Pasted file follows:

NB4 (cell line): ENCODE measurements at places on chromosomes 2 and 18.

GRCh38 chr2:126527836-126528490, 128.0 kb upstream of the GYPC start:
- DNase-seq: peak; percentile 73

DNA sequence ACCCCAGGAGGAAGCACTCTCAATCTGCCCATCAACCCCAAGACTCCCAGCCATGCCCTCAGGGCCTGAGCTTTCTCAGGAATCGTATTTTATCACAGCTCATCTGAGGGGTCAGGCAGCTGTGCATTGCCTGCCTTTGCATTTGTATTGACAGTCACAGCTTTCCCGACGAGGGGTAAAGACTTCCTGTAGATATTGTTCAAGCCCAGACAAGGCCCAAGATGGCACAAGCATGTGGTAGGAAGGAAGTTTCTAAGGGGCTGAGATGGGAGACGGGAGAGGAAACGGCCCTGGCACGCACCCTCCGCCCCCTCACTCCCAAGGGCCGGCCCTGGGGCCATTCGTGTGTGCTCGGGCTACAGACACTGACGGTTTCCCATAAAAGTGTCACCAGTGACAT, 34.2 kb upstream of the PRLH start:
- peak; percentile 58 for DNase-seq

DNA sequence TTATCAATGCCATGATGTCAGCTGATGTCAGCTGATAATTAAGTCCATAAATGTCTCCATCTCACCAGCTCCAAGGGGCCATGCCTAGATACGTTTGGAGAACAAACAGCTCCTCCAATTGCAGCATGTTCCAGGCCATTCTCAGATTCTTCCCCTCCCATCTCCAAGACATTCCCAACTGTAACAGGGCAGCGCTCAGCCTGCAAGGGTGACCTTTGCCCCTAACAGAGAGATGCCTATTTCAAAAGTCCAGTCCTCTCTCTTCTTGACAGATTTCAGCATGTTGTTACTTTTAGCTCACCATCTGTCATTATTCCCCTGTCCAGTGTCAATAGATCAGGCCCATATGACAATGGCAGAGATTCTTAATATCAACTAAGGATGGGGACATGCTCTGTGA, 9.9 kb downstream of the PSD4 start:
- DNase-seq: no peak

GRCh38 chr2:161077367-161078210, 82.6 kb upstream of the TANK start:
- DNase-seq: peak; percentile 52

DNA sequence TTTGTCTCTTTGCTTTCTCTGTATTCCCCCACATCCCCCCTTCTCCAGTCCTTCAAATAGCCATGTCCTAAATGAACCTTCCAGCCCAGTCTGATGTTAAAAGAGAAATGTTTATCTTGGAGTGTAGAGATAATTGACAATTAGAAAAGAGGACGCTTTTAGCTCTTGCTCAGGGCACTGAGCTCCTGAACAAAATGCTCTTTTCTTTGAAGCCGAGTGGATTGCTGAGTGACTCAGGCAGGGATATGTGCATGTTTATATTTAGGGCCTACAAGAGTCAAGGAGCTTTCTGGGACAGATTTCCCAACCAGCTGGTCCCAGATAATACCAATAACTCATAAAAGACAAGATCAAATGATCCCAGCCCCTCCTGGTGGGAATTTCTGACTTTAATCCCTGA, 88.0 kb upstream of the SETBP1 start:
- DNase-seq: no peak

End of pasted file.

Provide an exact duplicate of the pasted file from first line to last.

NB4 (cell line): ENCODE measurements at places on chromosomes 2 and 18.

GRCh38 chr2:126527836-126528490, 128.0 kb upstream of the GYPC start:
- DNase-seq: peak; percentile 73

DNA sequence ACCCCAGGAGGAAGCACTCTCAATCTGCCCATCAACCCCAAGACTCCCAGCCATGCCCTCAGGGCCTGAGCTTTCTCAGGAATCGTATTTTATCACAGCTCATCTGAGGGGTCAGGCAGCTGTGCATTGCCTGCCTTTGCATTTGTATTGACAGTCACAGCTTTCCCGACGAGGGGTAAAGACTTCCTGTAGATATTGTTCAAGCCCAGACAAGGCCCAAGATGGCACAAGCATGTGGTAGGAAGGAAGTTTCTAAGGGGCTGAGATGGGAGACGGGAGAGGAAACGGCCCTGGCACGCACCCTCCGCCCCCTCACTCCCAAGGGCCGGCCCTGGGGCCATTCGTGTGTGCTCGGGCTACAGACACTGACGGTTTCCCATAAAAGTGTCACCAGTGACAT, 34.2 kb upstream of the PRLH start:
- peak; percentile 58 for DNase-seq

DNA sequence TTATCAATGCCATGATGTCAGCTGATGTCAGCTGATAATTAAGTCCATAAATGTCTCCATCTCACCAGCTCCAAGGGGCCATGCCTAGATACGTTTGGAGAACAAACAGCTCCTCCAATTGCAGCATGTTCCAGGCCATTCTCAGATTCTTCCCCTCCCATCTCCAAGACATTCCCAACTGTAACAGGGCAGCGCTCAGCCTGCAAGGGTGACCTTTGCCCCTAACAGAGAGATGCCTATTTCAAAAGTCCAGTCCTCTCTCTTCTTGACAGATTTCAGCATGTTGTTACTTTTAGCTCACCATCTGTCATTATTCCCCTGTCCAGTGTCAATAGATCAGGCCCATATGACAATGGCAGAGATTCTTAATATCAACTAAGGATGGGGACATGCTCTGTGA, 9.9 kb downstream of the PSD4 start:
- DNase-seq: no peak

GRCh38 chr2:161077367-161078210, 82.6 kb upstream of the TANK start:
- DNase-seq: peak; percentile 52

DNA sequence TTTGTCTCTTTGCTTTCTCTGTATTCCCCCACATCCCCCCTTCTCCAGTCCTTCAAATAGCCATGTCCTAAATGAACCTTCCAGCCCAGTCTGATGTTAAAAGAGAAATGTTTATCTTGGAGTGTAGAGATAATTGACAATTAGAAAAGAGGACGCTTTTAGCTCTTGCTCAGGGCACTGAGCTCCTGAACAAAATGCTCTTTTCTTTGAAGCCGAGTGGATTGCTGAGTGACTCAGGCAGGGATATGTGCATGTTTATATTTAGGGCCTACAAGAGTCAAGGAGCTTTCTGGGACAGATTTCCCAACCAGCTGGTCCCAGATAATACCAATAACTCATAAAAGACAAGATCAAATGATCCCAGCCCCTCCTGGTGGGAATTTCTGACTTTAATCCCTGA, 88.0 kb upstream of the SETBP1 start:
- DNase-seq: no peak